This Aussie muscle car is over-powered and over here
There’s always a market for big, simple V8 muscle cars, everywhere from Australia to the USA. And of course the UK, where we’ve long been fans of the Aussie Holden Special Vehicles, like the Vauxhall VXR8 GTS-R and the VXR8 Maloo. But with Holden closing in Australia last year, and with the last examples of those two UK VXR8 models now having been sold, what can you do if you want the muscle but you don’t have the £33k you’d need just for a 2009 VXR8?
You find £6500, that’s what you do. And with that you could be the owner of a 2005-plate Monaro CV8, with its 5.7-litre V8 in a coupe body. That should be good for 328bhp and 376lb ft of torque, which in turn should be good for a 0-60mph time of just six seconds. Okay, so the particular car we’re looking at has done 145,000 miles, but with full service history and a proper check it should keep you laughing for quite a while.
The model was launched in 2004 alongside the even more powerful VXR model, and by the following year a facelift brought more aggressive nosework including air scoops in the bonnet and a rise to 344bhp. The VXR moved to a 6.0-litre V8, with 397bhp and 390lb ft, giving a sprint time to 60mph of just shy of five seconds.
The next year was the last year of production and the VXR celebrated by becoming the VXR500, with a supercharger pushing power to 479bhp. The Monaro didn’t actually sell that year of 2006 so some weren’t registered until 2007, something worth bearing in mind if you’re tempted to find one.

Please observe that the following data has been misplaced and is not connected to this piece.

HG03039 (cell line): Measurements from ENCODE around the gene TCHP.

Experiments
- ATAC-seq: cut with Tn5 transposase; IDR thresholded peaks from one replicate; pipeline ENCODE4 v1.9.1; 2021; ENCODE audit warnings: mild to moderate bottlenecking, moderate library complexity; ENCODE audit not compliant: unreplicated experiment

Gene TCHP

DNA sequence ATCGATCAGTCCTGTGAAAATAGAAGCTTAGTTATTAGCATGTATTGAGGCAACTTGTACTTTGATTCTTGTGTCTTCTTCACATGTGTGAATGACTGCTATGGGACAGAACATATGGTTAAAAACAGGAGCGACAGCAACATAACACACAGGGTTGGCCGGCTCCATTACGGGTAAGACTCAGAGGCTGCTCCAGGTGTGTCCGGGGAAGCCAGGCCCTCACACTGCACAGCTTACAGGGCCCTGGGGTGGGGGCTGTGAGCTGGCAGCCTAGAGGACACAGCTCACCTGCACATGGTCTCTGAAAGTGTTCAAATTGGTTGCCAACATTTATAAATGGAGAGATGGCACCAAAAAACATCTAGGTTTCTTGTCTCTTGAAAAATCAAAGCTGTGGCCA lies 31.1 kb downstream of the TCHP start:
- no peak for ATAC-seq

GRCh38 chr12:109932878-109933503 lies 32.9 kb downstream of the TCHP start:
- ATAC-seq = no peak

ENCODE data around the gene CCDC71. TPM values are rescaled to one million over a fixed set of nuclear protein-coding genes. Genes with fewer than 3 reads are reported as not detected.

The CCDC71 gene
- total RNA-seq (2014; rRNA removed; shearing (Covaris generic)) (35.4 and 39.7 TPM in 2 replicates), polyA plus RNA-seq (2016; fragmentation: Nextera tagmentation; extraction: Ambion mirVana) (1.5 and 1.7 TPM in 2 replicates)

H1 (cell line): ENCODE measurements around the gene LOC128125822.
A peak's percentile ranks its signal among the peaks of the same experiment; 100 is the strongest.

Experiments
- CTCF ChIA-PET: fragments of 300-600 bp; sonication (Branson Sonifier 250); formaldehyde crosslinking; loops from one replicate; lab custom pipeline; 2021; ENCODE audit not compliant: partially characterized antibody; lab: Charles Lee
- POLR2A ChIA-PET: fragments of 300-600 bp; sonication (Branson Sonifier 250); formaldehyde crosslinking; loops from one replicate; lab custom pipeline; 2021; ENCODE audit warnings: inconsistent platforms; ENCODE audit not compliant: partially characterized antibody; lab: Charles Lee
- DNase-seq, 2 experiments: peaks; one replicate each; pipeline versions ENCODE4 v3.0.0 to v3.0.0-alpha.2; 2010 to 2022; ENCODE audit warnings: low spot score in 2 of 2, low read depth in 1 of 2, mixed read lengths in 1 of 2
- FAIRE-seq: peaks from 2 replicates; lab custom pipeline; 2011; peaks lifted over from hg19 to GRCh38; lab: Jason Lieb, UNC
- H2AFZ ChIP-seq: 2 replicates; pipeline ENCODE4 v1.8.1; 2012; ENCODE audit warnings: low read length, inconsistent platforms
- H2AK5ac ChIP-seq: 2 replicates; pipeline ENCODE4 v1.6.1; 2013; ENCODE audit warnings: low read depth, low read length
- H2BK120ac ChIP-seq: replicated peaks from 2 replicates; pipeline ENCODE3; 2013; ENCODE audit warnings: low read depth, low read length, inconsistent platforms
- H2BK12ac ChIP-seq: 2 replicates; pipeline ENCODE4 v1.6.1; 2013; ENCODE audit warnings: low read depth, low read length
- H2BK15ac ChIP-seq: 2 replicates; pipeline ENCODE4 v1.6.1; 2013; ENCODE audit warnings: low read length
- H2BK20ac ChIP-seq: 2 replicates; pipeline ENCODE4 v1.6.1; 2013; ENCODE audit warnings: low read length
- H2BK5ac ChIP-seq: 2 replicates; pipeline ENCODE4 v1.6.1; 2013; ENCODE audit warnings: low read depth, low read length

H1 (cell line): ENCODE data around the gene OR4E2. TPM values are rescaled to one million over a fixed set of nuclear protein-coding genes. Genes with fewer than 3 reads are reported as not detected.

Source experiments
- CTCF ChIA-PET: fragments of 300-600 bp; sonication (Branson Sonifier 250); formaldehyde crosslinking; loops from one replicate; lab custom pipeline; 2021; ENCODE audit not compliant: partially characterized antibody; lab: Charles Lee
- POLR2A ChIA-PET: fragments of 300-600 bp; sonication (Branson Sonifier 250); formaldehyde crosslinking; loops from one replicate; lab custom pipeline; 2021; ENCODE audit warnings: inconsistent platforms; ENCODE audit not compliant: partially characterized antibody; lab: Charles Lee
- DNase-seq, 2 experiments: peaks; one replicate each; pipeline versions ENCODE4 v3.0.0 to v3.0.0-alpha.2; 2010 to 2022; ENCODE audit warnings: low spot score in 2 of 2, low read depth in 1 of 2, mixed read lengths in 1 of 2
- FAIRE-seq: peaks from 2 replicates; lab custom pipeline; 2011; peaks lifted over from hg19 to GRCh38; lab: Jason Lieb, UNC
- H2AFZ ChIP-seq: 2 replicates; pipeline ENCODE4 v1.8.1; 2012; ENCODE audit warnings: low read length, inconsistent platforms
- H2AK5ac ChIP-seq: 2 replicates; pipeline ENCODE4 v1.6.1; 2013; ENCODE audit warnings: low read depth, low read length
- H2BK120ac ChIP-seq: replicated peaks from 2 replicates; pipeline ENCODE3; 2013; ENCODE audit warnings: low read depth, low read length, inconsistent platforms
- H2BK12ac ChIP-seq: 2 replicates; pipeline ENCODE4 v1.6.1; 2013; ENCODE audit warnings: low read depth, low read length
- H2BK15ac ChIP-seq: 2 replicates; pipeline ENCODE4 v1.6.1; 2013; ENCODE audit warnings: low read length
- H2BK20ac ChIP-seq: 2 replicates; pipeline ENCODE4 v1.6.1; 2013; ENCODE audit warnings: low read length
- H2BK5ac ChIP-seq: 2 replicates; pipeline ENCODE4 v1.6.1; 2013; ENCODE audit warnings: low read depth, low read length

MW Performance is an independent VXR centre, and they rate the cars. Marc Wale, the founder, has some simple advice: “Find a good one at a reasonable price, look after it and watch its value climb.”
The engines are pretty bullet-proof, like so many V8s, but watch out for rusting radiators and fuel pipes. Otherwise the engine should be very durable.
The six-speed transmission can be a bit clunky but should be reliable. Check for strange noises and check the clutch slave cylinder since if it fails it means taking the gearbox out.
The other issues are generally to do with an Australian car trying to survive in our more challenging environment. Check for rust on everything from panels to pipes for both power steering and rear brakes, and a power-steering pump prone to failure after long miles.
So how much should you spend, if you can find one? They’re increasingly rare, so that is inevitably pushing up prices, but, as mentioned, you could start proceedings from just £6500.
For £10,000 to £14,000 you can have a facelifted model with low mileage or an earlier VXR with sensible miles. But really a budget of £14,000 to £20,000 will net you the best examples including the 6.0i VXR with FSH and sensible mileages. Above that live the supercharged VXR500 special run-out models – if you can find one.